“Jesus, my life is Thine,
And evermore shalt be,
Hidden in Thee,
For nothing can untwine,
Thy life from mine.”
Let us today, by faith, lay hold of the wonderful truth of our inseparable union with Christ. (Colossians 1:27; Ephesians 2:5-6) The Apostle Paul said, “For me to live IS Christ, and to die is gain.” (Philippians 1:21) Paul lived in the reality of his union with Christ.
Frederic William Myers wrote in his great poem “Saint Paul“:
“Christ! I am Christ’s! and let the name suffice you,
Ay, for me too He greatly hath sufficed.”
Myers, like Havergal, in his poem professes the great truth: he belongs to Christ and Christ belongs to him. This is true not by any virtue of his own but by faith in the faithful declaration of God.
“Yes, without cheer of sister or of daughter,
Yes, without stay of father or of son,
Lone on the land and homeless on the water,
Pass I in patience till the work be done.”
Myers speaks of the context in which we are called to KNOW Christ, in which we are to commune with Him.
Sometimes in this world we will know the cheerless emptiness of loss and come face to face with what it means to find ourselves alone, bereft of human comfort. And yet, by virtue of our union with Christ, “nothing shall separate us from the love of God in Christ.” (Romans 8:39)
Before His death and resurrection, the Lord Jesus spoke to his disciples concerning the Holy Spirit. He said, “I will pray the Father, and he shall give you another Comforter, that he may abide with you for ever; Even the Spirit of truth; whom the world cannot receive, because it seeth him not, neither knoweth him: but ye know him; for he dwelleth with you, and shall be in you.” (John 14:16-17)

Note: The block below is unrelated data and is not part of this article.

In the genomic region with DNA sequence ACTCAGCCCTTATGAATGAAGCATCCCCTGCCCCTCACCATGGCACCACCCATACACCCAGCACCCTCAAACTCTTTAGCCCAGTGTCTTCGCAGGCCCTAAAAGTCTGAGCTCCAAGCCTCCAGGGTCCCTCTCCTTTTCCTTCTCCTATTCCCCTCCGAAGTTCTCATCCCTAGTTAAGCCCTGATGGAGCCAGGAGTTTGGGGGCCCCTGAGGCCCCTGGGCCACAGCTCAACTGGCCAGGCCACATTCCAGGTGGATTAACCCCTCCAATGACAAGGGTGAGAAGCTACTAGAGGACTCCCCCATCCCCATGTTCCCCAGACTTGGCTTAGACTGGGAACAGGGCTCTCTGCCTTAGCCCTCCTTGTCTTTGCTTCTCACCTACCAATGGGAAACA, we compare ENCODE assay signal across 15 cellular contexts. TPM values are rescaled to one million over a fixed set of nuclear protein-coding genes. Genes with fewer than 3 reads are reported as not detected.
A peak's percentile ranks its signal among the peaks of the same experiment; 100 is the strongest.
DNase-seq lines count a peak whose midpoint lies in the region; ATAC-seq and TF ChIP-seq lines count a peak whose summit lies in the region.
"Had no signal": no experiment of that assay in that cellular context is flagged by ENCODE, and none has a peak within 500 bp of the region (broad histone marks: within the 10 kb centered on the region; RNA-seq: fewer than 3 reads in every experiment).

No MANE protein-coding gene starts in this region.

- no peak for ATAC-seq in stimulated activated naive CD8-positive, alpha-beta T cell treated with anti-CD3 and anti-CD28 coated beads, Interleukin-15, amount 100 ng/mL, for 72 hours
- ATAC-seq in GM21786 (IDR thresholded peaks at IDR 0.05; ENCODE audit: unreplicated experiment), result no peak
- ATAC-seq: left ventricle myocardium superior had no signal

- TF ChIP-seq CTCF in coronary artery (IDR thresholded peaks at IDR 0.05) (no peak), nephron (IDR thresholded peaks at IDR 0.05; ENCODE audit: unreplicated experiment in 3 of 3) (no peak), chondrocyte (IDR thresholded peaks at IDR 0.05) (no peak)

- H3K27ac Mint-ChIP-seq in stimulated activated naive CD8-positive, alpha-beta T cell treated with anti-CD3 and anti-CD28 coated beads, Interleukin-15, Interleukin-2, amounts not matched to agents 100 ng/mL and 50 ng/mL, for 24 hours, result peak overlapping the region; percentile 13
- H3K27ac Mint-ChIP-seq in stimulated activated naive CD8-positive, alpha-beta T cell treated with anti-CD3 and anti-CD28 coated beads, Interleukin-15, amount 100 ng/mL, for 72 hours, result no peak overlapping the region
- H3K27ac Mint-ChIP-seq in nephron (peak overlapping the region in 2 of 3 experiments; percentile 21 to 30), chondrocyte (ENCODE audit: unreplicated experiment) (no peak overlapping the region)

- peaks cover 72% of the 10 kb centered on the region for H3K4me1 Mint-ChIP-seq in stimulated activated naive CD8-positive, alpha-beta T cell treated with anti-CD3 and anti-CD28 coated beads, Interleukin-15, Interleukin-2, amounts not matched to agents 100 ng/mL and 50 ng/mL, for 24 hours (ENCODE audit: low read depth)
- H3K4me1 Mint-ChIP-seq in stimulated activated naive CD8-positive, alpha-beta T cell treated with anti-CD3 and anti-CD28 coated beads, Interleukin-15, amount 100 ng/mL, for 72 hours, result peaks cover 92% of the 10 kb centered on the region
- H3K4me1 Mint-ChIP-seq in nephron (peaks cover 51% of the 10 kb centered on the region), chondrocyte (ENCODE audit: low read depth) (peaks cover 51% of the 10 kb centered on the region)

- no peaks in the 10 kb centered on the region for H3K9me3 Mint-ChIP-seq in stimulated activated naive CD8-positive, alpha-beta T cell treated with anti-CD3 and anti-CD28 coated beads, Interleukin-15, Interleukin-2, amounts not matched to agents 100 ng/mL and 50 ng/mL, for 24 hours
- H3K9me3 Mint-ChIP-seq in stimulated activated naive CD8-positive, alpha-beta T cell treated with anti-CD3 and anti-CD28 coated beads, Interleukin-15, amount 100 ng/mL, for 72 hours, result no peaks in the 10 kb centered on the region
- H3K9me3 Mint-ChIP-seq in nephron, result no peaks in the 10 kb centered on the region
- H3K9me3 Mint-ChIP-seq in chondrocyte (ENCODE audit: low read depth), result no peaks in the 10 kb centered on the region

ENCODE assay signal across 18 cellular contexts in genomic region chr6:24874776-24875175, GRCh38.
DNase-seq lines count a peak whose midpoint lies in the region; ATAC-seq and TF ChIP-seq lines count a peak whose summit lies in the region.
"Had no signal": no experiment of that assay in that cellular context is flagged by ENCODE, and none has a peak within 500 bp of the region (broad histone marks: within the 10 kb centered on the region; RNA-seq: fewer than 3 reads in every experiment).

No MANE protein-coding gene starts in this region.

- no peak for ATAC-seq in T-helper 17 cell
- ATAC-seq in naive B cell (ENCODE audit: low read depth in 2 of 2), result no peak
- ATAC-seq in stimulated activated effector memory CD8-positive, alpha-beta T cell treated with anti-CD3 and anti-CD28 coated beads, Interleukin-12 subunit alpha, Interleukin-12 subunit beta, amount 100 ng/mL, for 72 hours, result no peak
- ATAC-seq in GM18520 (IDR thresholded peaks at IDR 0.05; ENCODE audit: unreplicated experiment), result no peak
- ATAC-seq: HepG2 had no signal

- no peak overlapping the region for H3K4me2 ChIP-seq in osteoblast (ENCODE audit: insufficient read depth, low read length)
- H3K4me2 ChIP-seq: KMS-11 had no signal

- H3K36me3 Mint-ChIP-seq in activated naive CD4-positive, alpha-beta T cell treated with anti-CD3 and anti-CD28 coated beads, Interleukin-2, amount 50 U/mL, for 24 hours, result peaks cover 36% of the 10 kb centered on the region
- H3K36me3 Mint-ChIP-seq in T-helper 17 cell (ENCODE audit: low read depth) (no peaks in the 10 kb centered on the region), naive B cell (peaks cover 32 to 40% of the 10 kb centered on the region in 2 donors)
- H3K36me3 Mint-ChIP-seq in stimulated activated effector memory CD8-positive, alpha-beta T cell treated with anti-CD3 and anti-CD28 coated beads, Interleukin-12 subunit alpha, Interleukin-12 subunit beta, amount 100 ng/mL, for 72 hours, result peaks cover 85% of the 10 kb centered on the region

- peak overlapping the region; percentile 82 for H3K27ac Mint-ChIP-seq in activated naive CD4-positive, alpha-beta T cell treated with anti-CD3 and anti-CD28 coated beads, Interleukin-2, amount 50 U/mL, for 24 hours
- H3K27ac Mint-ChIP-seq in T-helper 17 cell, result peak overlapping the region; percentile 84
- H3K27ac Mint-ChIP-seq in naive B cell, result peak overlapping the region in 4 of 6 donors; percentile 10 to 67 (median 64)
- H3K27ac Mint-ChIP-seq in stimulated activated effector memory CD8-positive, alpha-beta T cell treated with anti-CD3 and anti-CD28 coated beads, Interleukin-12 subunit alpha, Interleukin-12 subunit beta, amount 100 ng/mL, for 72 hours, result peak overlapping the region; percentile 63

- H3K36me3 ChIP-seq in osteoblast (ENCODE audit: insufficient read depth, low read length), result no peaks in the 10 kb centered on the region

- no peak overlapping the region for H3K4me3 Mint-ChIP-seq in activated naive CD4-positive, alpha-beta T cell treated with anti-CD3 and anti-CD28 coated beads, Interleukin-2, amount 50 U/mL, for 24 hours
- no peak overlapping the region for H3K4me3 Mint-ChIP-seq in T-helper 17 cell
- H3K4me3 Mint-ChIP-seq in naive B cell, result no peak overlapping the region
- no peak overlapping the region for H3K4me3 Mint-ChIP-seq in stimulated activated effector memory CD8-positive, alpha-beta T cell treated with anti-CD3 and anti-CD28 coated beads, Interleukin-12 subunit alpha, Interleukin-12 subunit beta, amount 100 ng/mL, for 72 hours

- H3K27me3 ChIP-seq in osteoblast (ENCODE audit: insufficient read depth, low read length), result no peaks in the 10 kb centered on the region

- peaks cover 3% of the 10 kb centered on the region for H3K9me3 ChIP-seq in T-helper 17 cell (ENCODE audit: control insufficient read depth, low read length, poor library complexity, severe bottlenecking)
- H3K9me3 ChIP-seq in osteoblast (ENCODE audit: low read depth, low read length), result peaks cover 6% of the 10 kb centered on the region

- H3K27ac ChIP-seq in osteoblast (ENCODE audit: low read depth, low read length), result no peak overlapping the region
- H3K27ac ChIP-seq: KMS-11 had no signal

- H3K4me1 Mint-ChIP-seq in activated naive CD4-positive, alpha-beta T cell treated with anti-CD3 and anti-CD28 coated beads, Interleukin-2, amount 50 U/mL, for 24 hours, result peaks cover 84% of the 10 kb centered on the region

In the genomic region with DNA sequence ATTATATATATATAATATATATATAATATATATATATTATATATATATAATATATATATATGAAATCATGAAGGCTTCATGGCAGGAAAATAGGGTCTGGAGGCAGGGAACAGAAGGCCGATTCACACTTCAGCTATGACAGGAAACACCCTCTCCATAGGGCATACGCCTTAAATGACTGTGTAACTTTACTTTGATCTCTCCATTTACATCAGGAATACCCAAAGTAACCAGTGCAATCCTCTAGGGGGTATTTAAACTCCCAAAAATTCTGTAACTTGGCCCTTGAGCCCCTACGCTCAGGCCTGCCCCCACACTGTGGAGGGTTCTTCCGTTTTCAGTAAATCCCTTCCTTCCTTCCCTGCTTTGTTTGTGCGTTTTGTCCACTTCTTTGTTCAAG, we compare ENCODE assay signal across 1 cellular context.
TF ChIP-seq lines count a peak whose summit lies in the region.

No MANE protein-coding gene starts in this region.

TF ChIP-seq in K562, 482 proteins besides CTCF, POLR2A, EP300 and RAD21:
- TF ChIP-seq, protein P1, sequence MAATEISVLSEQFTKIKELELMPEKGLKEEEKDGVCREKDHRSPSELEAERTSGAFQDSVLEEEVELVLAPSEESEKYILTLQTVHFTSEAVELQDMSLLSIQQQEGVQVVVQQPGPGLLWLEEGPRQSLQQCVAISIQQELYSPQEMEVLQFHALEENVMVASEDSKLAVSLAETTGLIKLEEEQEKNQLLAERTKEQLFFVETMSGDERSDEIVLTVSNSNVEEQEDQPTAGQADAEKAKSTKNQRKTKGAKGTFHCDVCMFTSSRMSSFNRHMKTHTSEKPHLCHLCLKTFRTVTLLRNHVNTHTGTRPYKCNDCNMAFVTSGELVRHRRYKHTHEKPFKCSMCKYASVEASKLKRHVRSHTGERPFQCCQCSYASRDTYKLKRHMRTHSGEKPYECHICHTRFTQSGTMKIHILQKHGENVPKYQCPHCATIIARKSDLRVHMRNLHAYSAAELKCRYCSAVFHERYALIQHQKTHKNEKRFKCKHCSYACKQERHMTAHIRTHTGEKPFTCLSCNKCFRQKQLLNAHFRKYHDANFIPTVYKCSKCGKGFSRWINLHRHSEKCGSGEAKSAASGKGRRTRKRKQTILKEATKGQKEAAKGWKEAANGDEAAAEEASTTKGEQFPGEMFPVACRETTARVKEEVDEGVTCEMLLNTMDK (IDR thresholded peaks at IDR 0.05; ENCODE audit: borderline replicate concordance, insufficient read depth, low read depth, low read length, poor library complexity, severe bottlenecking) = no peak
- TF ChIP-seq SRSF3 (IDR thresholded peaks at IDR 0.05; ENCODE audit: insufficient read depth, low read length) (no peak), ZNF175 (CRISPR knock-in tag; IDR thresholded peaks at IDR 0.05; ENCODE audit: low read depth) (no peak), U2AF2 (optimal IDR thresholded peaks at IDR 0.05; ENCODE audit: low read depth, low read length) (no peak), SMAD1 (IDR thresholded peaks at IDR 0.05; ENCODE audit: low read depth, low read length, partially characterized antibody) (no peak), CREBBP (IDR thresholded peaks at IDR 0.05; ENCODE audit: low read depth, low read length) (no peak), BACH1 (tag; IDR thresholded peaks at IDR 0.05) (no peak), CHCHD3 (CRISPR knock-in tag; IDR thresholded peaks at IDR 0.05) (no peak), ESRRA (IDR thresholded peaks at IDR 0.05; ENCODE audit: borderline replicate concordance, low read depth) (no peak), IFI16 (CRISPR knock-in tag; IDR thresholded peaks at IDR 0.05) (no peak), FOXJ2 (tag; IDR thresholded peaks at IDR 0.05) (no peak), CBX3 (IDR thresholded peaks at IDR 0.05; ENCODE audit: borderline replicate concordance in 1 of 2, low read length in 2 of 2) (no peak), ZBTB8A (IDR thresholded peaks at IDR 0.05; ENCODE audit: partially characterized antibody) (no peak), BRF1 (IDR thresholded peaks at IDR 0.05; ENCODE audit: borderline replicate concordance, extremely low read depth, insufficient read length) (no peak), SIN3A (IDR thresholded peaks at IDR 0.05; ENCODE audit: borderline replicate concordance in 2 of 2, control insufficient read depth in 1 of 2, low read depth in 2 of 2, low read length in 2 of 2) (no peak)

“Lord, send my anywhere, Only go with me;
Lay any burden on me, Only sustain me.
Sever any tie, Save the tie that binds me to Thy heart–
Lord Jesus, my King, I consecrate my life, Lord to thee.”
Any loss of our closest earthly ties or of treasured blessing can never diminish in everlasting strength the tie that binds us to the Savior’s heart. We are united to Him.
When the difficulties of life assail us we are tempted to look away from the Lord. It is in such moments that we must learn to quietly look unto Him, who IS our life. We are so easily distracted by our trials that we cease to be still and KNOW that He is God and that Christ IS our life.
Meyers ends his poem in this manner:
“Yea thro’ life, death, thro’ sorrow and thro’ sinning
He shall suffice me, for He hath sufficed:
Christ is the end, for Christ was the beginning,
Christ the beginning, for the end is Christ.”